For the first time, Cobb EMC allowed for advanced voting online and by mail on bylaw amendments that govern the Marietta-based cooperative.
With more than 12,000 votes returned before the event, combined with the 600 people filling out ballots in person Saturday morning, it was the most votes cast on bylaw changes in Cobb EMC’s history.
Mark Hackett, president of Cobb EMC Forum that was established in August 2012 when Take Back Cobb EMC and the Cobb EMC Customers’ Alliance joined forces, said the response by members was five times the amount from previous years, which he credited to the support of the new board of directors that took over less than a year ago.
“Our new board has righted the ship,” said Hackett, who added that the board members have made cuts to staff and expenses in order to reduce service rates twice in the last year.
Still, Hackett did warn the crowd of fellow members that Cobb EMC does not have competition in its service area and vigilant members must regulate their own cooperative.
Hackett said as customers of Cobb EMC, they are also the owners of the nonprofit that formed in 1938 and serves more than 177,000 residential and commercial customers.
“These 180,000 customers are us, you and me,” Hackett said.
Members take a stand
During an hour-long period of comments from the audience, eleven people spoke to the crowd, including 30-year member and former U.S. Congressman Fletcher Thompson of east Cobb.
Thompson pushed to have his draft of a members’ bill of rights mailed out to each Cobb EMC member to be voted on in the list of bylaw amendments, but was told by the board that aspects of his draft were inconsistent with state laws.
When Fletcher was told his five minutes of allotted time was up, Ethel Gibson of Acworth, as well as many other people in the audience, shouted, “Let him speak, let him speak.”
Gibson said Fletcher has been a leader in driving the effort for change.
“We owe him a debt of gratitude,” Gibson said. “He has the guts to stand up.”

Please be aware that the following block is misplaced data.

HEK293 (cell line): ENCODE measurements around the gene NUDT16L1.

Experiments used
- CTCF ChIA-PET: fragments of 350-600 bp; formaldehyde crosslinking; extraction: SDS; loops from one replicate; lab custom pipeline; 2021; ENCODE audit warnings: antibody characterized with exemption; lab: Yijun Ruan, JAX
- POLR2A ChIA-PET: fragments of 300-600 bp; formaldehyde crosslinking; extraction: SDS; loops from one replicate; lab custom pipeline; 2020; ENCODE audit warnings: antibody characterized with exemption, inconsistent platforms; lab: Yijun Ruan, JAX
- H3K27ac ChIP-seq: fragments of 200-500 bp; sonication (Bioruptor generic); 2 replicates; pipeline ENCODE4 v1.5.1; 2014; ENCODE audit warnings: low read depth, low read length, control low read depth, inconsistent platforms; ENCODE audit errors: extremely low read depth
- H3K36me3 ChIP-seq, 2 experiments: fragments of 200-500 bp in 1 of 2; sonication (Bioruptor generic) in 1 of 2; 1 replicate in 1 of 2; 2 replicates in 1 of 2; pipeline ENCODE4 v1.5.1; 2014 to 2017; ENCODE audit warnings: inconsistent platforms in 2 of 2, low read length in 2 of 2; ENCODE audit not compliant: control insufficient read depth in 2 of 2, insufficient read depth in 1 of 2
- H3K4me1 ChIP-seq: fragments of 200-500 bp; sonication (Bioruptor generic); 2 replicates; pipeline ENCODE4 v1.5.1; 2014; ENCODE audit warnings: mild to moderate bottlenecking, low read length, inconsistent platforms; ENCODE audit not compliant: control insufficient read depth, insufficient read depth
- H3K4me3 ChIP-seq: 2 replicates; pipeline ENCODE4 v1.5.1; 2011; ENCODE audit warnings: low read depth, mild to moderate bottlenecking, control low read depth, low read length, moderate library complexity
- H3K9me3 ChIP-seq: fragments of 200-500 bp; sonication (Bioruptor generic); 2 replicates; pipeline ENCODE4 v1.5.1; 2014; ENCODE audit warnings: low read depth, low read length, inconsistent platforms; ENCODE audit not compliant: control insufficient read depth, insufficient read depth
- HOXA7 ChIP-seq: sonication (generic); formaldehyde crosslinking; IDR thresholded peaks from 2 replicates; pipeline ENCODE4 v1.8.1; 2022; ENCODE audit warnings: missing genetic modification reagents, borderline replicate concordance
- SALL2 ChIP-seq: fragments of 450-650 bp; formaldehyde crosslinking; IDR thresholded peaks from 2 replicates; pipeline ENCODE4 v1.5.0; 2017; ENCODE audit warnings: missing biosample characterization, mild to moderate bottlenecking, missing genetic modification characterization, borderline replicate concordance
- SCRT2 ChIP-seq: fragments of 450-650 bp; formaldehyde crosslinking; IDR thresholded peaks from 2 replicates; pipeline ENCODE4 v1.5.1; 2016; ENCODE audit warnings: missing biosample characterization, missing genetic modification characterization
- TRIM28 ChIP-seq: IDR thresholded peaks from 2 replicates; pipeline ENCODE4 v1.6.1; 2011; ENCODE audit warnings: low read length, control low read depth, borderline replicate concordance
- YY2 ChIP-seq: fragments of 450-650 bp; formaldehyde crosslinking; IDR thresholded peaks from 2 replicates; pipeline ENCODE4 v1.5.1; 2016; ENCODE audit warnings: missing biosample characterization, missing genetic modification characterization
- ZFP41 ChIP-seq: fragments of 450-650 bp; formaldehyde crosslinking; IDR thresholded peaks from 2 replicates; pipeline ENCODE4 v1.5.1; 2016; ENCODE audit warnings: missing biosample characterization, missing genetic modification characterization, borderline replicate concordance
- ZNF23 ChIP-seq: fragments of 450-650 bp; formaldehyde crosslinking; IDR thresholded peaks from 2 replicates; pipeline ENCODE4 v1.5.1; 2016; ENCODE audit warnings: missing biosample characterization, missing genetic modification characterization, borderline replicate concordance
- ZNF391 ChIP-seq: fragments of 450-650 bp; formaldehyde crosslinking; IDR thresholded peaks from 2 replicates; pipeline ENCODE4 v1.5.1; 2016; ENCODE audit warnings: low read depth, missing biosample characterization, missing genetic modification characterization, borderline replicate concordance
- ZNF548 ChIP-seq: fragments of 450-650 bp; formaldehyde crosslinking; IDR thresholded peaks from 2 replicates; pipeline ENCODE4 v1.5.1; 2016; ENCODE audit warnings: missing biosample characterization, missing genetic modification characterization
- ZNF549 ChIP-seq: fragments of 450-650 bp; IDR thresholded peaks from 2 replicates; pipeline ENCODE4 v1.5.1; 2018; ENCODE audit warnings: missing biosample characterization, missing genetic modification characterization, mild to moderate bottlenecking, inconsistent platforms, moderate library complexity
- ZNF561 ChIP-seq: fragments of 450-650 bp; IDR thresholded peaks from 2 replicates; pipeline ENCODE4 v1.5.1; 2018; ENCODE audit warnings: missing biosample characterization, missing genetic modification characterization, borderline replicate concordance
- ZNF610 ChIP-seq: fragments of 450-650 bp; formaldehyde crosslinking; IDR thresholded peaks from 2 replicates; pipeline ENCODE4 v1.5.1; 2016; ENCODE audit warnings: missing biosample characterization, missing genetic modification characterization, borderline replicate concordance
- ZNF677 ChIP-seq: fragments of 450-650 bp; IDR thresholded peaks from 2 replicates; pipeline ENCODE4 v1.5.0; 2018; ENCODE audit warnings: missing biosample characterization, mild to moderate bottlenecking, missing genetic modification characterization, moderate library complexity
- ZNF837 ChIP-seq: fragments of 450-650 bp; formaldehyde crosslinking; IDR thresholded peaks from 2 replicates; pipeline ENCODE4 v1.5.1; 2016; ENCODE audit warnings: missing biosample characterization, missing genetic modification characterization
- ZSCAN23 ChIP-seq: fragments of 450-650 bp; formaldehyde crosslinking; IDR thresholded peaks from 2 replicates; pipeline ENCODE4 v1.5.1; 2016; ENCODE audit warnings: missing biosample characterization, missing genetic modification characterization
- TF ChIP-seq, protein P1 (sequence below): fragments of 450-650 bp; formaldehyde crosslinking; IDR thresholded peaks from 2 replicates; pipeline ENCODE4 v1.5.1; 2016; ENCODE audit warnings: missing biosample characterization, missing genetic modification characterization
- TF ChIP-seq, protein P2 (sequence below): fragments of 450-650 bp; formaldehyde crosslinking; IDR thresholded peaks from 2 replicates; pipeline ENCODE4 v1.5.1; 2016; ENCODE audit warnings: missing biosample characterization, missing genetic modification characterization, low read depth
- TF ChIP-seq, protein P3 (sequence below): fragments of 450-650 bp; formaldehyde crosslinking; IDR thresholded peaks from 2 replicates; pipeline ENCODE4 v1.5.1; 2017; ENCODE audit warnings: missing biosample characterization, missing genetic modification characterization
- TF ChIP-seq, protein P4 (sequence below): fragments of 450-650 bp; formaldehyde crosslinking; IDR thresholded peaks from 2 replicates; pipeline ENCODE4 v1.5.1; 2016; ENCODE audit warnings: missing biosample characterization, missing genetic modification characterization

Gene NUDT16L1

A board-supported draft of the “Cobb EMC Members’ Bill of Rights” was passed by more than 90 percent of voters Saturday.
Cobb EMC board member Rudy Underwood said much of what was adopted had Fletcher’s “ideas and concepts baked into it.”
In the Bill of Rights, members have the right to vote by a secret ballot and without intimidation, to propose changes to the bylaws, call a special meeting, and attend regularly scheduled board meetings.
In an effort to make Cobb EMC more transparent, members have more access to inspect records than before. However, access is still limited if the information sought is considered privileged, confidential or proprietary.
The amendment specifically reads that an inspection of records must be by a member in good standing, with a written affidavit stating the purpose is related to the business of the cooperative, not to “gratify mere curiosity.”
Board member Tripper Sharp said no members have been denied access to records since the new board took over.
Members support taskforce
As the crowd received updates about complimentary tickets for rides at the fair and waited for raffle prizes to be given out, Steve Boudreaux of east Cobb and a Cobb EMC member since 2006, called for a vote.
Boureaux asked that a taskforce be created, made of Fletcher, a couple of board members and at least an equal number of regular members of the cooperative, in order to further discuss the members’ bill of rights.
Although Cobb EMC President Chip Nelson told Boureaux the resolution would not be binding, a vote of those in attendance would gauge the interest of the membership in starting a taskforce.
Slips of orange paper were raised by almost every person seated in the rows of folding chairs, with only a few members against the proposal. Boureaux said he would like to serve on the taskforce.
Gibson said progress is being made to take control away from the board of directors, and so far the ten newly elected board members seems responsive to making changes.
“I am so happy to see a new board sitting up there,” said Gibson, who attend the annual meeting for the first time since becoming a member 46 years ago.